University of California - San Diego
Source:Eurekalert

Related medicine news :

1. Antibiotics Linked to Retinal Detachment Risk
2. Pesticides May Be Linked to Slightly Smaller Babies, Shorter Pregnancies
3. Pharmacy Robots Linked to Bacterial Contamination of Drugs
4. 2 genetic deletions in human genome linked to the development of aggressive prostate cancer
5. Dental X-Rays May Be Linked to Benign Brain Tumors
6. In Mice, Drug Reverses Symptoms of Condition Linked to Autism
7. Huntingtons Disease Linked to Reduced Cancer Risk in Study
8. Study finds significant skull differences between closely linked groups
9. Researchers Map Brain Regions Linked to Intelligence
10. Swallowing exercises linked with short-term improvement among patients with head and neck cancer
11. Anxiety Linked to Smarts in Brain Study
Post Your Comments:
*Name:
*Comment:
*Email:
(Date:10/13/2017)... , ... October 13, 2017 , ... Yisrayl Hawkins, Pastor ... that explains one of the most popular and least understood books in the Holy ... and puzzling descriptions that have baffled scholars for centuries. Many have tossed it off ...
(Date:10/12/2017)... ... 2017 , ... First Healthcare Compliance (FHC), an industry leader ... range of technology and learning solutions at the 68th Annual American Healthcare Association ... held October 14–18, 2017 at the Mandalay Bay Resort in Las Vegas, Nevada. ...
(Date:10/12/2017)... MD (PRWEB) , ... October 12, 2017 , ... The ... of Excellence to Carol Friedman, PhD, FACMI, during the Opening Session of AMIA’s Annual ... – 8. , In honor of Morris F. Collen, a pioneer in the field ...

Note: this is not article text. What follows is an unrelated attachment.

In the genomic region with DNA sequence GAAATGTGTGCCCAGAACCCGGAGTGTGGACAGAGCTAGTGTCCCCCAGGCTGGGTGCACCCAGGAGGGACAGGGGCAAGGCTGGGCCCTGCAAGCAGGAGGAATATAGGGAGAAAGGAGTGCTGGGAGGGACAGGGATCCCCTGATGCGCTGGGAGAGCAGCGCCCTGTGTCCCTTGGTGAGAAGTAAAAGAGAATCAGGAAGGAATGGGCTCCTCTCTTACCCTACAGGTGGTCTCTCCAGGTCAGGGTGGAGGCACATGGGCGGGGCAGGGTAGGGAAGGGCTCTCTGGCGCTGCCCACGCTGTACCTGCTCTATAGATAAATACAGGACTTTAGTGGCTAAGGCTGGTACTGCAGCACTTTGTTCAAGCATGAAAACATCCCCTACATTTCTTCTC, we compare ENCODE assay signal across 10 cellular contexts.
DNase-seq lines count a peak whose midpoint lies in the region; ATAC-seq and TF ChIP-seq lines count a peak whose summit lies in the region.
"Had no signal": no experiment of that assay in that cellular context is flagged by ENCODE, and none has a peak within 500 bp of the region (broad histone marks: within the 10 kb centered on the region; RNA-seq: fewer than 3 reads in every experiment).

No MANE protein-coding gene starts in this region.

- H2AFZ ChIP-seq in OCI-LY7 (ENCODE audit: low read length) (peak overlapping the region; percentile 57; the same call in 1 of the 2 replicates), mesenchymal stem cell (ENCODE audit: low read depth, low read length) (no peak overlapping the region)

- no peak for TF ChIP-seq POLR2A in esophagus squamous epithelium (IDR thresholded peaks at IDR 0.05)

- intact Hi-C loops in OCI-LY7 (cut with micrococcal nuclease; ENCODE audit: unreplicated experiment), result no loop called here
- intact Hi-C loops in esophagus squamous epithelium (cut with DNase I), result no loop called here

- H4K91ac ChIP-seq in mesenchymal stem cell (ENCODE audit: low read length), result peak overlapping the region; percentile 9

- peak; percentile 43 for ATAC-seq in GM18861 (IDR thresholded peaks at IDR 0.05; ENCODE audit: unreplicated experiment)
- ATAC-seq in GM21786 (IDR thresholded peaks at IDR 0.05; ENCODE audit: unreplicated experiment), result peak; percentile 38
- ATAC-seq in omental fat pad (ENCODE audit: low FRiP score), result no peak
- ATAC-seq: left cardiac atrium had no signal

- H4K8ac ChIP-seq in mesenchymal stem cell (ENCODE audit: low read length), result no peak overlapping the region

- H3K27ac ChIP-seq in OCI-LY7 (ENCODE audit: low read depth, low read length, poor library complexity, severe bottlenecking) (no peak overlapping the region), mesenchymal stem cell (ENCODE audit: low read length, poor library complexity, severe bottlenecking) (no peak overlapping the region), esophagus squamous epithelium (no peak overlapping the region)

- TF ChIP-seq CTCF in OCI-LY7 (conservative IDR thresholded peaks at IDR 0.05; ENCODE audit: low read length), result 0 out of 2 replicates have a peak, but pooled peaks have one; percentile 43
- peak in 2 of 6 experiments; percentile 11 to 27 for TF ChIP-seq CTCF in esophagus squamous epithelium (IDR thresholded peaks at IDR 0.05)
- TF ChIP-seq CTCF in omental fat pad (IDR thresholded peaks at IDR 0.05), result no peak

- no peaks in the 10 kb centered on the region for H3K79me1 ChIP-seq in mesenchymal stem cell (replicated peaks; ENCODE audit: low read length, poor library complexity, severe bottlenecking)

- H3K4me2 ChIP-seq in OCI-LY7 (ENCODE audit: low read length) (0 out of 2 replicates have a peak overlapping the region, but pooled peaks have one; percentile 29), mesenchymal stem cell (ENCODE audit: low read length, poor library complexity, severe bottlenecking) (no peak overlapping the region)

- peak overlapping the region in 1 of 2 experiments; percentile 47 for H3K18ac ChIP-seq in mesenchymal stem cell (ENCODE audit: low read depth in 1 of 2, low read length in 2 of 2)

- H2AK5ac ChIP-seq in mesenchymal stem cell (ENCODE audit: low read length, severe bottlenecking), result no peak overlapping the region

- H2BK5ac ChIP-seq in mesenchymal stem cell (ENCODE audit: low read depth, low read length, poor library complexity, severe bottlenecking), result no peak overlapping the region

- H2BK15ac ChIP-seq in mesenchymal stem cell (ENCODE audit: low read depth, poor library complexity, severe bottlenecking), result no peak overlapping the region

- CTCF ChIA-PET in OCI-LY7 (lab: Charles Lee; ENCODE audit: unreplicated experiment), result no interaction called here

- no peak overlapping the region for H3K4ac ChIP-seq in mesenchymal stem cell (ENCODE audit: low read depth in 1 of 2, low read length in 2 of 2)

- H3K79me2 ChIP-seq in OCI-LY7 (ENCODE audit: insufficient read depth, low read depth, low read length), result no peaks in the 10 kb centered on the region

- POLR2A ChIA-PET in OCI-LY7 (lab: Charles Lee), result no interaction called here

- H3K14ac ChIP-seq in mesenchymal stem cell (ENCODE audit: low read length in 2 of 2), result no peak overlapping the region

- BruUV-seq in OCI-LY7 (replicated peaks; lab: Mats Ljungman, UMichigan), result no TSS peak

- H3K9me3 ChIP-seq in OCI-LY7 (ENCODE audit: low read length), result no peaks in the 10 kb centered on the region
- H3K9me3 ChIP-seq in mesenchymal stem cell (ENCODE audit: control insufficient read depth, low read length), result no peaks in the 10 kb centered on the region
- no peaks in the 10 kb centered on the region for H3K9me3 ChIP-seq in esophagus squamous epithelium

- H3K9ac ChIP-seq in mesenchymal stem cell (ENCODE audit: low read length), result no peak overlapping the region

(Date:10/12/2017)... ... October 12, 2017 , ... Leading pediatric oncology experts at ... D.C., for the 49th Congress of the International Society of Paediatric Oncology ... the Center for Cancer and Blood Disorders at Children’s National, and Stephen ...
(Date:10/12/2017)... , ... October 12, 2017 , ... ... latest in wound care advancements to physician colleagues, skilled nursing facility medical directors ... "Navigating the Treacherous Waters of Wound Care." , "At many of these conferences ...
Breaking Medicine News(10 mins):
(Date:9/28/2017)... 2017 Cohen Veterans Bioscience and Early Signal ... wearable and home sensors for real-time monitoring of patients ... a nonprofit organization focused on disruptive health solutions for ... analytical system to record and integrate behavioral, cognitive, physiological ... ...
(Date:9/27/2017)... and NEW YORK , Sept. 27, 2017  DarioHealth ... and big data solutions, today announced that its MyDario product is expected ... local TV listings for when The Dr. Oz Show airs in your ... The nine-time Emmy ... ...
(Date:9/25/2017)... R.I. , Sept. 25, 2017  EpiVax, ... assessment, vaccine design, and immune-engineering today announced the ... on the development of personalized therapeutic cancer vaccines. ... has provided exclusive access to enabling technologies to ... Eng., MBA will lead EpiVax Oncology as Chief ...
Breaking Medicine Technology: